Over the past 100 years, major international golf championships have hosted many outstanding players worthy of a Hall of Fame induction. It is difficult to compare golfers from different eras, since individual characteristics and achievements must be taken in the context of time, conditions, competition rules, etc.
Harry Vardon (1870-1937)
Jersey native Harry Vardon has won six British Opens and one US Open. He popularized, but did not open up, Vardon’s grip, and also revolutionized the game with the unprecedented power of his game. Together with D.Kh. Taylor and James Bride (The Great Triumvirate), he dominated the game for 25 years. Even at the age of 50, he finished second in the US Open.
Walter Hagen (1892-1969)
Born in Rochester, New York. Hagen has won 11 major championships – two US Opens, four British Opens, and five USPGA championships, including four in a row between 1924 and 1927. He was the captain of the first six American Ryder Sire teams. He owns the famous phrase that he used to say at any tournament: “Well, who will be the second?”
Hagen has traveled all over the world, playing exhibition matches and living a tumultuous life. If he was not a millionaire, then at least he lived like a millionaire.
Gene Sarazen (b. 1902)
The goltfist changed his real name, Evgeny Saraceni, because it sounded like the name of a violinist. Gene Sarazen became the first player to win all four major championships. In 1922 and 1932. he won the US Open, the 1932 British Open, and 1922/3 and 1932. – USPGA.
Most memorable, however, is his victory at the Masters Tournament in 1935, where he performed one of the most remarkable golf strokes. He hit the No. 4 wood hole, making an albatross, winning two hits on a pair 5 on the 15th hole in the final round, catching up with Craig Wood, who was relaxing in the clubhouse and feeling like a winner.
Sarazen won the playoffs. In 1973, during the British Open in Troon, he did a hole-in-one on a ghastly eighth hole – a shot that was shown on television and seen by television audiences around the world. Sarazen played in the same tournament in the same place 50 years earlier – one of the longest careers in professional sports.
Ben Hogan (b.1912)
Texas native Ben Hogan is legendary for his technique and hard training. Having won in the period from 1946 to 1948. two USPGA championships, in 1949 he was in a terrible car accident, and doctors concluded that he could never walk, let alone play golf. However, the following year he won the US Open again, and in 1953 he won three major tournaments in which he took part – the British Open, the US Masters and the US Open. The Grand Slam was impossible – that year the USPGA coincided with the British Open!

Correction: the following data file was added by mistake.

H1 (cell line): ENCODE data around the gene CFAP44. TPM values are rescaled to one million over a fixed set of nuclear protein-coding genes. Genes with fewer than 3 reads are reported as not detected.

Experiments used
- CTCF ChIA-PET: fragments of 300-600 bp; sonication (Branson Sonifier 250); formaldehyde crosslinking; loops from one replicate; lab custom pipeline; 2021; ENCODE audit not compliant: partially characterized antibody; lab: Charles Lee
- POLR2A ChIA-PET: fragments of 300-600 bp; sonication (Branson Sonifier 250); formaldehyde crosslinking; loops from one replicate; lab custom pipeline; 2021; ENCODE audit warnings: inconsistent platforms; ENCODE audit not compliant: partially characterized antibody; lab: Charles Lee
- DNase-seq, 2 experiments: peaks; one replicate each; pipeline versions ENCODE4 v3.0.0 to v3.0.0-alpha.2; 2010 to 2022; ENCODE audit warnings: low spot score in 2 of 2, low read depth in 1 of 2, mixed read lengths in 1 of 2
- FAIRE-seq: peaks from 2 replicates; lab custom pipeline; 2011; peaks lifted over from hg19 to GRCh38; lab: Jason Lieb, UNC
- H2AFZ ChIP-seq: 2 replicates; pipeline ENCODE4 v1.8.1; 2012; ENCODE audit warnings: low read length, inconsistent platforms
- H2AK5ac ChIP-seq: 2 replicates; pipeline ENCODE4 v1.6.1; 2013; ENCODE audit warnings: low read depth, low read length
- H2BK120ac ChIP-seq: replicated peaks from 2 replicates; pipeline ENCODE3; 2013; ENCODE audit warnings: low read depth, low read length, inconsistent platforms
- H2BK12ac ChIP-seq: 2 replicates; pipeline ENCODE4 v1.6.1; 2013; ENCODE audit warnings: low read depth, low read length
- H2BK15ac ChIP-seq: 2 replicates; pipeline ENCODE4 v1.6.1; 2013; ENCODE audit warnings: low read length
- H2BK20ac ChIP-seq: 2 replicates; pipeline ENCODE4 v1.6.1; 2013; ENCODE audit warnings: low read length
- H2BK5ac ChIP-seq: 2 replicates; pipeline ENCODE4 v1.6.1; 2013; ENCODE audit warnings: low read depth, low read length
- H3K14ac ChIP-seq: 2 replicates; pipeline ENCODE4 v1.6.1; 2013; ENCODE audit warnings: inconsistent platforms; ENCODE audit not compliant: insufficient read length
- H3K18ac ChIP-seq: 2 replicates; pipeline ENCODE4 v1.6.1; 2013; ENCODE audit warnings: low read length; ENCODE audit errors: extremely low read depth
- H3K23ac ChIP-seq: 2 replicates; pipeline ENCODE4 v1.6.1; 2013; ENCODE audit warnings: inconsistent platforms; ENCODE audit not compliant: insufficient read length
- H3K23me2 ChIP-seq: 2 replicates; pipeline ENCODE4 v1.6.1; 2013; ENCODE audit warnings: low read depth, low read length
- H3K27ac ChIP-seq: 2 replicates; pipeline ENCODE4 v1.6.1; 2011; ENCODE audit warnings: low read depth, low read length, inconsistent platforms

Arnold Palmer (b.1929)
Perhaps the American Arnold Palmer has done more to make golf a mainstream entertainment sport than any other. He has the charm of a movie star and his golf game is very popular with the public.
He performed sensational blows, followed by blows that hit the trees. His strikes on returning the ball were very spectacular. When golf became a television sport, large sums of money began to be played out in the game.
In the period from 1960 to 1964. Palmer has won seven major championships, was a member of six World Cup winning teams, and a personal title winner in 1967. In essence, he made minority sports a popular sport.
Mickey Wright (p. 1935)
San Diego-born Mika Wright was arguably the greatest female golfer of all time. She has won four US Opens and six times the Weir Trophy for the lowest average number of shots, four times Mickey has been ranked first in money won with 82 US Tour wins. In 1962 she won 10 tournaments – and in 1963 she was already 13. Because of her fear of flying, she rarely left the United States, and because of her shyness, she is less known than she should be.
Laura Davis (b. 1963)
Thanks to her long range strikes, Englishwoman Laura Davis was the winner of the British and US Women’s Open and took first place in the tournaments in America and Europe. The extraordinary range of her strikes, combined with extraordinary personal qualities, made her the favorite athlete of the whole world.
Nancy Lopez (b. 1957)
Star of the USLPGA Tour since 1978; it was in this year that Nancy Lopez spent her first full professional season, following which she won nine tournaments, including five in a row. Nancy brought a new wave of popularity to women’s professional golf and made it America’s main television sport.
Recommended for watching the video “Golf Legends: Nancy Lopez”.
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